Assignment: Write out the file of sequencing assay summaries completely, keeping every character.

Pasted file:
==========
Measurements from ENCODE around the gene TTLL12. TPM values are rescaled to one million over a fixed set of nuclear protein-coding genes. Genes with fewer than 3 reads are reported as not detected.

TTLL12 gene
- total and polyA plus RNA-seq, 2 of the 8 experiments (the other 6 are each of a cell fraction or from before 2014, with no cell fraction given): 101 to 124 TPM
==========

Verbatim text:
Measurements from ENCODE around the gene TTLL12. TPM values are rescaled to one million over a fixed set of nuclear protein-coding genes. Genes with fewer than 3 reads are reported as not detected.

TTLL12 gene
- total and polyA plus RNA-seq, 2 of the 8 experiments (the other 6 are each of a cell fraction or from before 2014, with no cell fraction given): 101 to 124 TPM